The back of this book proclaims it “The Definitive Single-Volume History of the Second World War”. While it is true that it is a single volume it cannot claim to be definitive.The book looks at the European Theatre of Operations and really only considers operations from the planning and execution of Operation Overlord (D-Day) onwards, and then largely from the perspective of the US GI (which is very reasonable as Ambrose is a US History Professor).The book is well researched, based on many first hand account of the War the Ambrose has gathered over 40 years of work. They are woven together into a very readable account of the Allied invasion of Europe through to the collapse of the Third Reich. He looks at most events from the perspective of Supreme commander Dwight Eisenhower and that on the Solders, NCOs and Junior Officers who carried out each campaign. There are little asides from the German point of view. Ambrose is very interested in making you aware of the hardships faced by the lower ranks rather than the overall strategy envisioned by high command – it is a book about the man on the ground.While it is a well written and easy to follow book it is let down by the lack of addressing the darker side of the War for both sides in the treatment of prisoners and killing on both sides. This omission fits with the overall thrust of the book – to the man on the ground, whom Ambrose clearly admires but not fitting with a definitive account of the war – or even the European Theatre of Operations.A book worth reading but not one that lives up to the back cover hyping.read more
Is this review helpful? Yes | NoThank you for your feedback.
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Superb overview of the WW2 story from D Day till the taking of Berlin. Very much from an American perspective however and very little about the British input.
Is this review helpful? Yes | NoThank you for your feedback.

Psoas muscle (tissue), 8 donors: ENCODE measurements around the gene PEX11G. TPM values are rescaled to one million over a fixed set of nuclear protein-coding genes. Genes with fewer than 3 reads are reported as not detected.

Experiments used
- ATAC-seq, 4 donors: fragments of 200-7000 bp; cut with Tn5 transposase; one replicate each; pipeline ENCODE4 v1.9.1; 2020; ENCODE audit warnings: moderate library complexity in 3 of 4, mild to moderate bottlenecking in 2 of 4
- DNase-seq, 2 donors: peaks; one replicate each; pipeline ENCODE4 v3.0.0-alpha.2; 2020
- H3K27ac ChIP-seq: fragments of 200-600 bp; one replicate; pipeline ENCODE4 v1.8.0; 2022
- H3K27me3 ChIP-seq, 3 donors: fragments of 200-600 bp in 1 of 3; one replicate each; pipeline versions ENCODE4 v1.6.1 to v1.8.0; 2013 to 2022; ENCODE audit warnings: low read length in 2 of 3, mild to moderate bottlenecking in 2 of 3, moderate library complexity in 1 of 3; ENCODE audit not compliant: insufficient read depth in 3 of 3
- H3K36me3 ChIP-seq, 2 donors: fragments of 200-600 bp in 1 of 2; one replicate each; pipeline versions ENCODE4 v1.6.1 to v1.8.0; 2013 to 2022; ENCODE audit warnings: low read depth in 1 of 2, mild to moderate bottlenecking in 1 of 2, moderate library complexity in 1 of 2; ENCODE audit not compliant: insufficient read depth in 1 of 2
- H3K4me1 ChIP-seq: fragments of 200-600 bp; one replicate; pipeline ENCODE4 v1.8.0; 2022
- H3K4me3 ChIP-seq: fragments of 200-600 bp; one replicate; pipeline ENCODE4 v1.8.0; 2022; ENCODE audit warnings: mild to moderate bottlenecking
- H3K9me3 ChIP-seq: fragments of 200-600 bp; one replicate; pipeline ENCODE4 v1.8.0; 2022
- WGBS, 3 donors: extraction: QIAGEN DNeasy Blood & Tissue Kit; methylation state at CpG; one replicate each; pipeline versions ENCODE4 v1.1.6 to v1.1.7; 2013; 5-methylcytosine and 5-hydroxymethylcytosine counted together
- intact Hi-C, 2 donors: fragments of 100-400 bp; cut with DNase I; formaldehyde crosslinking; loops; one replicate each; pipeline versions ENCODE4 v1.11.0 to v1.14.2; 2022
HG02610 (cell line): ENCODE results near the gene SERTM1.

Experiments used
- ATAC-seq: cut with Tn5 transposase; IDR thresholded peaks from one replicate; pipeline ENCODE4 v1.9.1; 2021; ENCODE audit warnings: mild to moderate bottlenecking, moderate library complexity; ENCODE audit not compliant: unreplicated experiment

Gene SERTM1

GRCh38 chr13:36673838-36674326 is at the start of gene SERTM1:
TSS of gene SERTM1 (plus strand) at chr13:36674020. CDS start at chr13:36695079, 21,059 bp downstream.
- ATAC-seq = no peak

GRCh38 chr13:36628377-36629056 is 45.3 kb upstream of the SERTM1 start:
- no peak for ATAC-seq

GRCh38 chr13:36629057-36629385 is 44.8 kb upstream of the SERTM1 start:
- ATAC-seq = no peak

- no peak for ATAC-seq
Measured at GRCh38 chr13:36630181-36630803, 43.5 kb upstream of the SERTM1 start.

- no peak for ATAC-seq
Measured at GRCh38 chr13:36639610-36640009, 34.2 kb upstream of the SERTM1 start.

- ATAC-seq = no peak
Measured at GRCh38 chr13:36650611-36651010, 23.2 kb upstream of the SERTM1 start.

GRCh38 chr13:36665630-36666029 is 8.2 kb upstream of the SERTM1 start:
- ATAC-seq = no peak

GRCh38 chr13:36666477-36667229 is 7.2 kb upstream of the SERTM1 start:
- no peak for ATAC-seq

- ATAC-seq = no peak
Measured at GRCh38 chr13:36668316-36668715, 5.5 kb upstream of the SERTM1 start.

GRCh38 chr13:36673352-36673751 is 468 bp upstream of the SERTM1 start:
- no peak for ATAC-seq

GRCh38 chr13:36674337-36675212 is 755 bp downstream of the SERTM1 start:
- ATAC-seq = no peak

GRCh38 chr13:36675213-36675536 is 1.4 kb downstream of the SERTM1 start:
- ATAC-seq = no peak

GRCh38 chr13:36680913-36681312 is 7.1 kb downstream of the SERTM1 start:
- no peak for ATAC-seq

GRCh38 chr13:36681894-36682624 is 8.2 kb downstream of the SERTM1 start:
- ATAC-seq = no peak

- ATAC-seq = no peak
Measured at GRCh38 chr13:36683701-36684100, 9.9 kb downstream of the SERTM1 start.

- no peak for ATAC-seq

Having read, and enjoyed, several of Ambrose's WWII books (e.g., D-Day, Citizen Soldiers, Band of Brothers), I was a little put off by the "Best of..." concept, as another reviewer called it. Overall, though, it added to my knowledge of WW II. I was a little disappointed by the "Cliff Notes" approach to a history of WW II. I would have been better served by reading his other books (and other authors' works) on the subject..
Is this review helpful? Yes | NoThank you for your feedback.
The back of this book proclaims it “The Definitive Single-Volume History of the Second World War”. While it is true that it is a single volume it cannot claim to be definitive.The book looks at the European Theatre of Operations and really only considers operations from the planning and execution of Operation Overlord (D-Day) onwards, and then largely from the perspective of the US GI (which is very reasonable as Ambrose is a US History Professor).The book is well researched, based on many first hand account of the War the Ambrose has gathered over 40 years of work. They are woven together into a very readable account of the Allied invasion of Europe through to the collapse of the Third Reich. He looks at most events from the perspective of Supreme commander Dwight Eisenhower and that on the Solders, NCOs and Junior Officers who carried out each campaign. There are little asides from the German point of view. Ambrose is very interested in making you aware of the hardships faced by the lower ranks rather than the overall strategy envisioned by high command – it is a book about the man on the ground.While it is a well written and easy to follow book it is let down by the lack of addressing the darker side of the War for both sides in the treatment of prisoners and killing on both sides. This omission fits with the overall thrust of the book – to the man on the ground, whom Ambrose clearly admires but not fitting with a definitive account of the war – or even the European Theatre of Operations.A book worth reading but not one that lives up to the back cover hyping.
Is this review helpful? Yes | NoThank you for your feedback.